Manufacturing and selling dirt bikes is a complex business. Dirt bike racing has many forms, including racing specifically for different size bikes, for short distances, long distance, and even for up to six days. Enduro bikes are for cross-country racing and motocross bikes are specially designed for racing in an enclosed dirt course that can consist of a variety of terrains: uphill, downhill, corners, jumps, and so forth. Dirt Bikes currently produces four models: the Enduro 250, the Enduro 550, the Moto 300 and the Moto 450. The two Enduros are endurance racers, while the Motos are for motocross racing. All four are very modern, with such technology as both kick and electric starters, steering stabilizers, and liquid cooling. The large majority of these bikes are sold in the United States for between $3,250 and $9000 retail. (The Enduro 250 retails for $3250, the Enduro 550 retails for $7600, the Moto 300 retails for $4295 and the Moto 450 retails for $8995.) Dirt Bikes has appealed primarily to serious trail and Enduro riders, although it is making inroads into the motocross market.
Sales and Marketing
Dirt Bikes does not sell directly to retail customers, relying on a network of 40 distributors concentrated in the Western and Midwestern United States. A small percentage of Dirt Bikes are sold in Europe using independent distributors that sell other brands of dirt bikes and motorcycles as well as Dirt Bikes. Dirt Bikes’ motorcycles, parts, and service, including warranty repairs, can only be obtained through an authorized Dirt Bikes dealer. All motorcycle and spare parts sales, shipping, and set-up must be handled by a certified dealer. If a potential customer lives more than 50 miles from the nearest authorized Dirt Bikes dealer, the customer can purchase a Dirt Bike or Dirt Bike parts through a certified independent motorcycle dealer. Retail customers can purchase spare parts directly from Dirt Bikes only by verifying that they live more than 50 miles from an authorized Dirt Bikes dealer.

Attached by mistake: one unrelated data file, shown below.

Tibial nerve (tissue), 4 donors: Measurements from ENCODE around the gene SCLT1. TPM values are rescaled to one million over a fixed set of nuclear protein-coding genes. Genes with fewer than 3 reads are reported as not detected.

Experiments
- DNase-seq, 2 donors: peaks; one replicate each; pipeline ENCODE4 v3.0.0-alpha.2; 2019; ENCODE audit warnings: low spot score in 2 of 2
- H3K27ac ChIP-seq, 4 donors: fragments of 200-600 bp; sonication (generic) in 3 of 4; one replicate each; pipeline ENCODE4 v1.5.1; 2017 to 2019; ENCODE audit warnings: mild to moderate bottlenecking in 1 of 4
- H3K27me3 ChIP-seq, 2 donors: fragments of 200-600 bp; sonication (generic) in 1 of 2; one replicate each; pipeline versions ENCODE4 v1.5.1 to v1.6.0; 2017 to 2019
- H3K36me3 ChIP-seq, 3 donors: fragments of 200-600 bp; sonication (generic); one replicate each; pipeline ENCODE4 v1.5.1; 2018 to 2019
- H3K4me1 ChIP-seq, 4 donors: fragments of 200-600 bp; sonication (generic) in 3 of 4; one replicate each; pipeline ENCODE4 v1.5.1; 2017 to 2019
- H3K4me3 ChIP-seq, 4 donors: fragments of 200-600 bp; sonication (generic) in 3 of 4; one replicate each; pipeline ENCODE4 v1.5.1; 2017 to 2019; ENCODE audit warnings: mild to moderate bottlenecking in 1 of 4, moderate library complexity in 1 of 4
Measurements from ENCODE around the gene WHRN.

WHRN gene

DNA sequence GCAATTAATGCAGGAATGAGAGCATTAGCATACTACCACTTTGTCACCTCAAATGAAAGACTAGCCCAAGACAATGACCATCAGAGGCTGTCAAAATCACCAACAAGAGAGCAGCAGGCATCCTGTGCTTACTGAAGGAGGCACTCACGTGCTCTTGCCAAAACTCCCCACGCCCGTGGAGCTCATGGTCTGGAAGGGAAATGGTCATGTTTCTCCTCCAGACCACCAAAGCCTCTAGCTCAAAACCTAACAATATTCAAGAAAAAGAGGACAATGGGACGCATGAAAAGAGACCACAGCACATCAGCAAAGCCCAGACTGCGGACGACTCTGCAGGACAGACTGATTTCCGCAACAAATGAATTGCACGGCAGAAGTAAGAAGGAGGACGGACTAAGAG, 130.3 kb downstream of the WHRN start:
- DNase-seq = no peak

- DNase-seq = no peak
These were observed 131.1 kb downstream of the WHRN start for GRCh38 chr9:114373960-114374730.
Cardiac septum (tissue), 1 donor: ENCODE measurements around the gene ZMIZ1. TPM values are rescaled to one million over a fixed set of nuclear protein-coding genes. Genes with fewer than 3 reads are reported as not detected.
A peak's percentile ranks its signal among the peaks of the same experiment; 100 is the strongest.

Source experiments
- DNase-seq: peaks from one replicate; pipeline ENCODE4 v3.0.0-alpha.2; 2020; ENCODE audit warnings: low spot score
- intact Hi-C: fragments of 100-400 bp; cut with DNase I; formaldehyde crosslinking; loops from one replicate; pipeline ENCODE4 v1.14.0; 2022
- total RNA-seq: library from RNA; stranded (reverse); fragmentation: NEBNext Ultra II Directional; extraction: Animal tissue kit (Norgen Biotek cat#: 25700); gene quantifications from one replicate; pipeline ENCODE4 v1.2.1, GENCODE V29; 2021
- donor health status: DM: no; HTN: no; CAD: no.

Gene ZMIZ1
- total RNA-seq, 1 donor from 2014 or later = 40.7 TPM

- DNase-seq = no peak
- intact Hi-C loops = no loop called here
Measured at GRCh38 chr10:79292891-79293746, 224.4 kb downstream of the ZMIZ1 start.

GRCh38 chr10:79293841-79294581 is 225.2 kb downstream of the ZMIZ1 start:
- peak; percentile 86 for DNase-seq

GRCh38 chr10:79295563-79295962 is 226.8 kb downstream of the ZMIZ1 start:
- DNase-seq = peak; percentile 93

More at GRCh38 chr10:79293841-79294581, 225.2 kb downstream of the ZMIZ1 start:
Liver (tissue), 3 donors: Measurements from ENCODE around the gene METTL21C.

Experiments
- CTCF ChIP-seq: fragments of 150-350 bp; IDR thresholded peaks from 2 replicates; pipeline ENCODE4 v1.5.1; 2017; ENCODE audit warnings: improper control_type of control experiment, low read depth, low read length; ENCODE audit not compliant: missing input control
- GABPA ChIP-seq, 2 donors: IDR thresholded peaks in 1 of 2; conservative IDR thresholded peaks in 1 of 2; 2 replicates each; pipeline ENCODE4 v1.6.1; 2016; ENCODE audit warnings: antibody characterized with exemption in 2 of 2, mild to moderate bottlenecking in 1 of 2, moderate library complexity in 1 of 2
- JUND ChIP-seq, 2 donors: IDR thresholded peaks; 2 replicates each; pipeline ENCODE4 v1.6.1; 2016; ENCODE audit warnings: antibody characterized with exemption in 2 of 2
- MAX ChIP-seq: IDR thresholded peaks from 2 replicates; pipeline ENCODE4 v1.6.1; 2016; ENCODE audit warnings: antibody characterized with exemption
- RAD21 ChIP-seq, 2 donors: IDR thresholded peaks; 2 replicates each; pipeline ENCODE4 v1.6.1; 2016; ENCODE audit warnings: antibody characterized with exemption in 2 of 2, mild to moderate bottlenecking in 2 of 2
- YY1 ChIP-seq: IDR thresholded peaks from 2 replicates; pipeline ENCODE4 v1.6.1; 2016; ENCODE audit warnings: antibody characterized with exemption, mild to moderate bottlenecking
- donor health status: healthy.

Dirt Bikes’ sales department works closely with Dirt Bikes’ distributors. One of its key responsibilities is to aggressively promote Dirt Bikes at dirt bike racing and other events. Many Dirt Bikes employees are dirt bike racing enthusiasts themselves. Several are official company racers representing the company in dirt bike racing competition. Dirt Bikes recently established a Dirt Bikes USA Owners’ Group to promote stronger relationships with customers and to make it easier for them to share their Dirt Bikes USA experiences. Dirt Bikes also advertises in magazines devoted to motorcycle racing and dirt bikes. It uses a small public relations firm to place articles about new company products or racing victories in these magazines. Dirt Bikes also pays for ads in these publications.